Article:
Purpose: The aim of this study is to compare primary and secondary osteosarcomas using data from the National Cancer Institute's Surveillance, Epidemiology and End Results (SEER) program. Methods: Osteosarcoma cases were identified in the SEER Cancer Incidence Public-Use Database, 1973-96 (1511 primary and 133 secondary osteosarcomas). Secondary osteosarcomas were further classified as occurring within or outside the previously irradiated field. Comparisons among groups were performed by nominal logistic regression. Survival analyses were performed using Kaplan-Meir and proportional hazards regression. Results: Secondary osteosarcomas were more likely to have a non-extremity primary site and an older age at diagnosis (>40 years) (<0.0001 for both). Secondary osteosarcoma cases continued to be more likely to have a non-extremity site when excluding those occurring within the radiation field. Five-year overall survival was 50% lower for secondary osteosarcomas for both extremity and non-extremity sites. Primary malignancies associated with secondary osteosarcomas included 14 lymphomas/leukemias, six sarcomas, 54 carcinomas, and seven other cancers. Secondary osteosarcomas occurring within a field of radiation were more likely to occur at a younger age, have a malignancy with a primary morphology other than carcinoma, a non-limb site, and a longer duration between their primary malignant neoplasms and the development of osteosarcoma. No difference in the overall survival was noted between secondary osteosarcomas occurring within an irradiated field and those that did not. Conclusions: Secondary osteosarcomas are associated with carcinomas especially in the elderly. Although a 50% decreased 5-year survival was observed for secondary osteosarcomas in this study, this might not reflect the current outcomes with more aggressive therapy.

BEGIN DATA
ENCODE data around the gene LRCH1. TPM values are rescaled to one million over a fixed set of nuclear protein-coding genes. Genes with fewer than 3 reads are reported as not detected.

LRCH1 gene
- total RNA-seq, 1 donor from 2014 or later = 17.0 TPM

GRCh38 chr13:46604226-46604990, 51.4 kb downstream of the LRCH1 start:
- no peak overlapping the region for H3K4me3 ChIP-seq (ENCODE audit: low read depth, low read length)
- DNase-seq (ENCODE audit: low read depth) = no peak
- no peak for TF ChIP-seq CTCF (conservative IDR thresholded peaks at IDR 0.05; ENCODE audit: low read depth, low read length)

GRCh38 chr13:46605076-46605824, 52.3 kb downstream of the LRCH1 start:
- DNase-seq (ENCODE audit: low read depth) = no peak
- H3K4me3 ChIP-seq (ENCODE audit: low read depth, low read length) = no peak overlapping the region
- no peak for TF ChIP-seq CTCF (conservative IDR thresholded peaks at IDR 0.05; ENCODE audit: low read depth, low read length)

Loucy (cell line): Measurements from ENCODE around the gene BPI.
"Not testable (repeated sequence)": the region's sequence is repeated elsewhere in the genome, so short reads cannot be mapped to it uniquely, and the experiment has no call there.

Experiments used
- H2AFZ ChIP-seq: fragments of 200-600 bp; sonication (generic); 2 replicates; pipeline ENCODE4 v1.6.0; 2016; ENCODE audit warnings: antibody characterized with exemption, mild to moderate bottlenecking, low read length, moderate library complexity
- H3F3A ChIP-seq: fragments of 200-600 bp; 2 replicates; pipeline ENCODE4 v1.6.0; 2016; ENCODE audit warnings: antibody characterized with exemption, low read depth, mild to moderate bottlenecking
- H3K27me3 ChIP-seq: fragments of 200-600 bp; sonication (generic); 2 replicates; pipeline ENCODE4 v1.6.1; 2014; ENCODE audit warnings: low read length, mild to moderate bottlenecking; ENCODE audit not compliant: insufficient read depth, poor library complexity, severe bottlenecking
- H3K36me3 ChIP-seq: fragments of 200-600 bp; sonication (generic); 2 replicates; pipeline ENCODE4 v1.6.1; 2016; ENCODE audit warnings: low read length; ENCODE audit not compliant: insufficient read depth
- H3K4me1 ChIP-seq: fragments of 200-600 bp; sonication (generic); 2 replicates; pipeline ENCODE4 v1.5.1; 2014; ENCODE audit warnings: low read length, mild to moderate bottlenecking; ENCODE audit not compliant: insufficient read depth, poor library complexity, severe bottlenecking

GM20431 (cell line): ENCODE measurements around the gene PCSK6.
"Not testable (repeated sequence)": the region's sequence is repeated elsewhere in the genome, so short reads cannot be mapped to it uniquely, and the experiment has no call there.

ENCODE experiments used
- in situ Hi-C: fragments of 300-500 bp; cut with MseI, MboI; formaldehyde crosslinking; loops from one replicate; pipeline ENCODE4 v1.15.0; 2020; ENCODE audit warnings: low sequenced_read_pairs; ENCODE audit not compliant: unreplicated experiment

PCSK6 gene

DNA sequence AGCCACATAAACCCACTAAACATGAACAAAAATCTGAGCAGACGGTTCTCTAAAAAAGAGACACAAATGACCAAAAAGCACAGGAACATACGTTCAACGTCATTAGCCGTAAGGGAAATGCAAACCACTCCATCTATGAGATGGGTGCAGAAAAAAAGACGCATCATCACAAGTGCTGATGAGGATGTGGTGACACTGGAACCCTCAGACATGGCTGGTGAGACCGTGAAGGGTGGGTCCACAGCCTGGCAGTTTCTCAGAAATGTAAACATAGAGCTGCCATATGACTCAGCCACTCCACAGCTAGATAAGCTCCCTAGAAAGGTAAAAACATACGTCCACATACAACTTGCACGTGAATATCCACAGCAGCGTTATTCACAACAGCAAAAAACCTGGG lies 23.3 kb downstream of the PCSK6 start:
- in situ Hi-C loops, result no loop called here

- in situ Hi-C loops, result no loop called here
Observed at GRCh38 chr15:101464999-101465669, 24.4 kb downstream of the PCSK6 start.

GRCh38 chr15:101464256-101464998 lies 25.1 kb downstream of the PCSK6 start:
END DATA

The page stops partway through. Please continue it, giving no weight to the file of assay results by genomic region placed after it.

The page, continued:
- Second malignant neoplasms
- Surveillance epidemiology and end results program